There are many reasons why people living with Hep C make a decision to keep their condition to themselves. Sometimes it’s to avoid the stigma that can result by openly interfacing with the world as a Hep C positive person. Sometimes it helps in avoiding brute reality.
I spoke with one of these secretive types recently: Daenerys X, a woman of 52 who was diagnosed with HCV in 2001 (though she has likely been infected for considerably longer). She is currently several weeks into an eight week course of Harvoni.
“My ex-boyfriend learnt he had Hep C when he had some general tests prior to entering a new relationship.
“We were still good friends, living in the same house. I remember we were sitting on a bench somewhere in Newtown, when he let me know I should be tested. I was very vague on Hep C at the time. I was aware it was a blood-borne thing, but little else.
“Not long after that, my own test came back positive.”
Through the Eighties and early Nineties, Daenerys was a recreational user of both opiates and amphetamines. She was lucky enough to avoid getting a habit, but these were times when the phrase ‘clean injecting practices’ would have drawn blank stares. She recalled how, with a group of girlfriends, she would – once or twice a week – buy her drugs pre-mixed in used fits.
“I preferred to inject them. I liked the economy of scale. If I was going to consume chemicals, I figured I may as well get the most out of them.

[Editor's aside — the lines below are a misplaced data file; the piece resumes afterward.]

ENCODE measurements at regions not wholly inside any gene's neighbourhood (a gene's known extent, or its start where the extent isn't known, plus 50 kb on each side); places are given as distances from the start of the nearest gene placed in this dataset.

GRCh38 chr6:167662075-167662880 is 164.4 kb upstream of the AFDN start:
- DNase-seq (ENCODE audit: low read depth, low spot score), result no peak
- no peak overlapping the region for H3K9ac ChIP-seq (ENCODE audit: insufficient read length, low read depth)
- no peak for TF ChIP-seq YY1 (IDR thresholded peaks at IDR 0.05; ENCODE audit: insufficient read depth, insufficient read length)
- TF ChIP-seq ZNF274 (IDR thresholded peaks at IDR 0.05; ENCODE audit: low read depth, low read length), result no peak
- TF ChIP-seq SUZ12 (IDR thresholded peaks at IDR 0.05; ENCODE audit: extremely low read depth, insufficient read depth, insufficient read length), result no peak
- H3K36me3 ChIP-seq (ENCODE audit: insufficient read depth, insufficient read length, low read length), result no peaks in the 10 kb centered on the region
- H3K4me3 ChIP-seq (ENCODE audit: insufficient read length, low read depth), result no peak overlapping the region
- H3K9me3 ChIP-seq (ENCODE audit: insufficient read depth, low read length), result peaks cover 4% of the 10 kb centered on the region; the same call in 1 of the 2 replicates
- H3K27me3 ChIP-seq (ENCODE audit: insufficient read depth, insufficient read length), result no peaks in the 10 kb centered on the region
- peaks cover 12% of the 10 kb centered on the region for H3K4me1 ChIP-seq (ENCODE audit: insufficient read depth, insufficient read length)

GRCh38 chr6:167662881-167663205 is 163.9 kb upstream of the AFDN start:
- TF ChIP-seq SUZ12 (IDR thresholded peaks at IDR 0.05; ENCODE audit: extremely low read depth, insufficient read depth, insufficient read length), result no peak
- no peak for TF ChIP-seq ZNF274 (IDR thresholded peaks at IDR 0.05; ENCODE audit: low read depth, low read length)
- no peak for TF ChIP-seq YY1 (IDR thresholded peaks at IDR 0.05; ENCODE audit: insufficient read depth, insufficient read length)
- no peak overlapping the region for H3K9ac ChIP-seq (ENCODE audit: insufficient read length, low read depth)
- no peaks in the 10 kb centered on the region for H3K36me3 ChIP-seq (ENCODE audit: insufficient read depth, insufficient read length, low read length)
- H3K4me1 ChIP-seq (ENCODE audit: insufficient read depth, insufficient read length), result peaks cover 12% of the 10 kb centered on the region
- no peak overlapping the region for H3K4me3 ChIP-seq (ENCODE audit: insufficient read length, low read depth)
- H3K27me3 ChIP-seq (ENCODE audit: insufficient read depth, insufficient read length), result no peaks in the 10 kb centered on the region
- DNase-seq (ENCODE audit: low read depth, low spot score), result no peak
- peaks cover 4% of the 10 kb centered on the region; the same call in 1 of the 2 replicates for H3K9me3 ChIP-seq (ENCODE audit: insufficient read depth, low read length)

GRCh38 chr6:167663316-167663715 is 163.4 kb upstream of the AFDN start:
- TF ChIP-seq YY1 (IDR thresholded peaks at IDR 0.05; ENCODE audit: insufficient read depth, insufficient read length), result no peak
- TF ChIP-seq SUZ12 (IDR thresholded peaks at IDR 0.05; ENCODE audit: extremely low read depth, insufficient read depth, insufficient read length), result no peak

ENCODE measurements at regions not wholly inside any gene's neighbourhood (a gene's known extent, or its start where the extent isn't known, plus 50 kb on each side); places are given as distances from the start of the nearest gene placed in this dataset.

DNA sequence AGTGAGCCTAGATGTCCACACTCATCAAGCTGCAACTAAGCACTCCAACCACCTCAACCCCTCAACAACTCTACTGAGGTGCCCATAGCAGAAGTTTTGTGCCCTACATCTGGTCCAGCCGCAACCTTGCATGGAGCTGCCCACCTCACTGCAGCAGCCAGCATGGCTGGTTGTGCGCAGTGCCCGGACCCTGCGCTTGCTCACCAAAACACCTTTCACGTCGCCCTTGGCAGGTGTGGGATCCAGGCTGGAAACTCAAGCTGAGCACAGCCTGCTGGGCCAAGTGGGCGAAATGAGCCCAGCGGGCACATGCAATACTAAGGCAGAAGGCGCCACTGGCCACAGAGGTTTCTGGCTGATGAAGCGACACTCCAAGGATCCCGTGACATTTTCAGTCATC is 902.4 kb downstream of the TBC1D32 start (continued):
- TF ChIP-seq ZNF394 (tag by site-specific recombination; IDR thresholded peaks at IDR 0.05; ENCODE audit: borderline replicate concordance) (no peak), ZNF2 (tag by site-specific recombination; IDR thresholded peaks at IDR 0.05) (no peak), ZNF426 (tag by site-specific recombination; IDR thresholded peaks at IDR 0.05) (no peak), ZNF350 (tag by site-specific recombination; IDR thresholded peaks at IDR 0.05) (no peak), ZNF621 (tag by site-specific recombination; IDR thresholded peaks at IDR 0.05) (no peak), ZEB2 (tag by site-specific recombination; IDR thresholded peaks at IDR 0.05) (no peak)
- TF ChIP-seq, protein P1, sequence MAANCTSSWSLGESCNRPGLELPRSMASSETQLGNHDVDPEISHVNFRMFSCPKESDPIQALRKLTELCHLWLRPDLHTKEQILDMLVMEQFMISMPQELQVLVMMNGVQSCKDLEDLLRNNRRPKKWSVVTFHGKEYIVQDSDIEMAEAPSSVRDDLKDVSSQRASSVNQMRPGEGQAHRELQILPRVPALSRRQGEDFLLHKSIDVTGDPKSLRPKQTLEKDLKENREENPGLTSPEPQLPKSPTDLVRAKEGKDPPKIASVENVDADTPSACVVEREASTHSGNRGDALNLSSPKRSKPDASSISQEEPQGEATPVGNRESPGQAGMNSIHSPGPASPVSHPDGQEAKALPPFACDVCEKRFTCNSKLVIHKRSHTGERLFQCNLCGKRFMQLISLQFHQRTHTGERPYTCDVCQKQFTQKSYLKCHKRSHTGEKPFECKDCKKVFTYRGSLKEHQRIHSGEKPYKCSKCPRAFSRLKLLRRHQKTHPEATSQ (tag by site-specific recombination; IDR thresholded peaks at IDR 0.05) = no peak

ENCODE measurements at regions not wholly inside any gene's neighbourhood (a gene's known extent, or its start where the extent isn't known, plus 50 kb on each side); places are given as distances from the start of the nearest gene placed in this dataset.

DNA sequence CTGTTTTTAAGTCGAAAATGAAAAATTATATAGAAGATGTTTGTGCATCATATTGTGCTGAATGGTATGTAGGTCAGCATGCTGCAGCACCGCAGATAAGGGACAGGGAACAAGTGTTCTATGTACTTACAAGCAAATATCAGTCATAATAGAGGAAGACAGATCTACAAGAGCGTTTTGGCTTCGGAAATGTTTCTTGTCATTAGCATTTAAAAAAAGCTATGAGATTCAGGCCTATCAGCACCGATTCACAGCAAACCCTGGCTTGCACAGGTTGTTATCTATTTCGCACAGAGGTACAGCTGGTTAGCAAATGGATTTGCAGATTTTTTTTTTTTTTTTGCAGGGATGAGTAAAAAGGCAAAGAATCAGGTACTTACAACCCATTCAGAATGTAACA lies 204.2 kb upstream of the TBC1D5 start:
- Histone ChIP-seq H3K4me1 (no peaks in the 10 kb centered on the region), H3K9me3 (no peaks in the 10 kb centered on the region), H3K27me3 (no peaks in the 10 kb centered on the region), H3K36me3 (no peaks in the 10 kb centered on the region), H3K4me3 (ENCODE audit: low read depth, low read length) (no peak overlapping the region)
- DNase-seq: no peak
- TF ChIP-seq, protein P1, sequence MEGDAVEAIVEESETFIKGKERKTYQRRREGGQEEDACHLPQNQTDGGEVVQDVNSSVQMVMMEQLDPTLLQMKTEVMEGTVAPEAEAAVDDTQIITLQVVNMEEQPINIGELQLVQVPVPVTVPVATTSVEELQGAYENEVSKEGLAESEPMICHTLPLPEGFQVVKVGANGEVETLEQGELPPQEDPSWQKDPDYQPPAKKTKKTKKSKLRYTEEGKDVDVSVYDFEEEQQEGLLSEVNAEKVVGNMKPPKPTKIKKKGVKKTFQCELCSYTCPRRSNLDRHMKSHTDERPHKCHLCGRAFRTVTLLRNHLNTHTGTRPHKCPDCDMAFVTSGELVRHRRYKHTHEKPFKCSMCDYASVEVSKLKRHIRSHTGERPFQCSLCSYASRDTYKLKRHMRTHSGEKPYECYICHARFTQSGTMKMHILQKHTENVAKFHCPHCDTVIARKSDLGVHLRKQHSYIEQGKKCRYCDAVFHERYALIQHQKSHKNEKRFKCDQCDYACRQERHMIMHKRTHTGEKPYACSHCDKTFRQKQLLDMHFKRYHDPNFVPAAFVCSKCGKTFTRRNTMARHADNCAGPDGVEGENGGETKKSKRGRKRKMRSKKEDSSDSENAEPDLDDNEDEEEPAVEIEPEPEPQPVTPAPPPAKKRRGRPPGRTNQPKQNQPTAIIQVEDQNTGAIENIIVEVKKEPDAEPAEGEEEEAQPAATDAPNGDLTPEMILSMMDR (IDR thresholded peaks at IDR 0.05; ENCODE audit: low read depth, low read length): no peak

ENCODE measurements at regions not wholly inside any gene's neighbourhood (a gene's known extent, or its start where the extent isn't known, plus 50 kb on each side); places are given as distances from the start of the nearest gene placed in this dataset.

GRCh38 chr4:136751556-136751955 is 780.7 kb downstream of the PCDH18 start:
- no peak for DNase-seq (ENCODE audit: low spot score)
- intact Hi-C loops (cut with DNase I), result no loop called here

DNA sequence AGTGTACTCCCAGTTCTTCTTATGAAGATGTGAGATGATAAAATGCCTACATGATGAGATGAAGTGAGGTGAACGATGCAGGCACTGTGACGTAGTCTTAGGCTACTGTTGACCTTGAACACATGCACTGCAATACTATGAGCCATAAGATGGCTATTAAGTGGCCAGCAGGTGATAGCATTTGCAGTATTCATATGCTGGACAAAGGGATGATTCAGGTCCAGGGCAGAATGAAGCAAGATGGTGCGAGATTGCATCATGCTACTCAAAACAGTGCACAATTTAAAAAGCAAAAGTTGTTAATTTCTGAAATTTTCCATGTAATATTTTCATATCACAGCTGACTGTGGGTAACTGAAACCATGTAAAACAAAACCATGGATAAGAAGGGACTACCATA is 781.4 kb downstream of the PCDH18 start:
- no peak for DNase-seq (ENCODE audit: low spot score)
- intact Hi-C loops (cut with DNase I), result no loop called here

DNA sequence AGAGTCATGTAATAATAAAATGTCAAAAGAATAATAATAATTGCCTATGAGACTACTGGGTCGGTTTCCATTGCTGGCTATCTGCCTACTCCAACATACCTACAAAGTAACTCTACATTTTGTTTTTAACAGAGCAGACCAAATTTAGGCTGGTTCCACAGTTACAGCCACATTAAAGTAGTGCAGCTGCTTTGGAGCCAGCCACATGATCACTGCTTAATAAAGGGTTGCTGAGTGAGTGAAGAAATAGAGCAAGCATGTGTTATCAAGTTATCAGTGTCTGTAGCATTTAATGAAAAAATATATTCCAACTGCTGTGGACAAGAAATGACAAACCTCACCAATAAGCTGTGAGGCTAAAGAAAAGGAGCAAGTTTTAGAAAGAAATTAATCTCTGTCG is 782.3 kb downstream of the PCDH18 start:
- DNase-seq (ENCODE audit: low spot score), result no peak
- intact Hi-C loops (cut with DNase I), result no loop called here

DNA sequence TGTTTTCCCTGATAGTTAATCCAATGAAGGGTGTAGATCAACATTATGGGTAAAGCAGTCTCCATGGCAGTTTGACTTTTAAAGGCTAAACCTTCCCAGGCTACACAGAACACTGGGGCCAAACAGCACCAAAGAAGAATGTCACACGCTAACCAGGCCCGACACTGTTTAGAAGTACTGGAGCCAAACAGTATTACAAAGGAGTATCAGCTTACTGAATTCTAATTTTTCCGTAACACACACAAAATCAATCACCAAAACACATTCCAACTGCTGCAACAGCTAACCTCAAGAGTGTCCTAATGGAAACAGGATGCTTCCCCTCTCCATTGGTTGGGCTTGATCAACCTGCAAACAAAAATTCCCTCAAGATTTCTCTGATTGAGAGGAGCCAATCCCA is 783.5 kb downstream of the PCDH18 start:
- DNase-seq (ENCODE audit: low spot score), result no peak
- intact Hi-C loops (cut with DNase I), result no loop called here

“This was regional Victoria. I was particularly close with a certain male nurse. He was the person who taught me to inject myself, and he had some nice contacts. Every so often we’d go on a journey to one of the big towns and buy in bulk.
“At that time, I used to spend a lot of time with gay men, sitting around on chaise lounges, discussing antiques. I became very aware of AIDS as a result. Friends of mine died, a relative too, and for a time I was very involved in AIDS advocacy. I was tested of course …”
For Hep C too?
“No. It simply wasn’t on the radar at the time. But having shared injecting equipment with gay men, at that time, I was very lucky not to have contracted HIV. Whenever I’d enter a new relationship, I’d have a new set of tests – but never for Hep C.
“My substance use tended to revolve around my relationships with friends and partners – and I certainly had my share of tumultuous drug-fuelled romances. Obviously, that was when I used the most. But there were more conservative ones too. I even married once. And had a child…”
What became of him?
He committed suicide in 2005. At the age of sixteen.
To the point when you were diagnosed with HCV had you experienced any symptoms?
“None. At least none that I recognised.”
How did it affect you, finding out?
“It scared me badly. I’d been hearing of friends and colleagues who were being diagnosed – but I had no idea what it meant for me. It was devastating.
“I was also seeing someone at the time – and he was very much against hard drugs. A big drinker too, and I took on some of that. He was a muso and a poet, living in Newtown, and drinking really was a big part of that social scene.
“I’d thought I was in love… but I just couldn’t tell him about my results, particularly given his attitudes. So I began to wind back the relationship instead – just as I wound back on the drinking.”